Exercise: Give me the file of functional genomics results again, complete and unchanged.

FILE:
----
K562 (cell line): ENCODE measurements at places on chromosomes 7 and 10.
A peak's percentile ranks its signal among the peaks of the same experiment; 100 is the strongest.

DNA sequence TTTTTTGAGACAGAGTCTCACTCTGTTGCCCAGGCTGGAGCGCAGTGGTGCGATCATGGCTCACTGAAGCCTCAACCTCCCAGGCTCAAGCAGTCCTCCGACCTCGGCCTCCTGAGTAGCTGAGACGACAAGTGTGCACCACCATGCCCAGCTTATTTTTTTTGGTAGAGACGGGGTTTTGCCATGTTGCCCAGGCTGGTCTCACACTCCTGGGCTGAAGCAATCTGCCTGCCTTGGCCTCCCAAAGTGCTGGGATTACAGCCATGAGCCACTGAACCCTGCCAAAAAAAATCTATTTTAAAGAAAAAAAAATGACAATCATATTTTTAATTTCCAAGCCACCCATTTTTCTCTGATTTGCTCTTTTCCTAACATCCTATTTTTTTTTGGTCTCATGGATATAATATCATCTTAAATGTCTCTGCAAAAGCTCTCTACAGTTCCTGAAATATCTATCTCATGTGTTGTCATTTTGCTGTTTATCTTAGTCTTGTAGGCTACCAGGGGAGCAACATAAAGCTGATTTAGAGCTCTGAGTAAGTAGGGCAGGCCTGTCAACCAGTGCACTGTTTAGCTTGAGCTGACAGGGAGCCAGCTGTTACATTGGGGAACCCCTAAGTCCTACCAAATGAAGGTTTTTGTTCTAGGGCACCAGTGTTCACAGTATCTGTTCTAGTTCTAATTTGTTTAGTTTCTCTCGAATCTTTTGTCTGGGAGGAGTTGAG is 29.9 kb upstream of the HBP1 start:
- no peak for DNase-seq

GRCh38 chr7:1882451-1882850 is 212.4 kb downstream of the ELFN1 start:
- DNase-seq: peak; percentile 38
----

K562 (cell line): ENCODE measurements at places on chromosomes 7 and 10.
A peak's percentile ranks its signal among the peaks of the same experiment; 100 is the strongest.

DNA sequence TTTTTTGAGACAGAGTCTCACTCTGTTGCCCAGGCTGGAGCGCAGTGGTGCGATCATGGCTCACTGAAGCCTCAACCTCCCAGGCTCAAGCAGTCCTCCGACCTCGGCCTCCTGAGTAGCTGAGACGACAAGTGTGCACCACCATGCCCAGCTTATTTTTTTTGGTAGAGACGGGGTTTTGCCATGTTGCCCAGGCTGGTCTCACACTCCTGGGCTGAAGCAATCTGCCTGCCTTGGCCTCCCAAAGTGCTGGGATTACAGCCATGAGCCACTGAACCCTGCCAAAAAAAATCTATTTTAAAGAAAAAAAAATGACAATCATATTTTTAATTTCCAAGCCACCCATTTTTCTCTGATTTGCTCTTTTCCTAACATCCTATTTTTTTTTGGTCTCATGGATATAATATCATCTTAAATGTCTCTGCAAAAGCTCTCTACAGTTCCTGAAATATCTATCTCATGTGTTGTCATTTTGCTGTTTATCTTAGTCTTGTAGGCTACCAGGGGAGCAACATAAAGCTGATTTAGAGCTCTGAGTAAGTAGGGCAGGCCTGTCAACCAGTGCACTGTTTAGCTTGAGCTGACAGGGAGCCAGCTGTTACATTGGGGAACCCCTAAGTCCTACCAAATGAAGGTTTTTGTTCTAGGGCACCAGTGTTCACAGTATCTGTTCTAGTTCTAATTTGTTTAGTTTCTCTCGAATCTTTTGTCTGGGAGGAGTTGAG is 29.9 kb upstream of the HBP1 start:
- no peak for DNase-seq

GRCh38 chr7:1882451-1882850 is 212.4 kb downstream of the ELFN1 start:
- DNase-seq: peak; percentile 38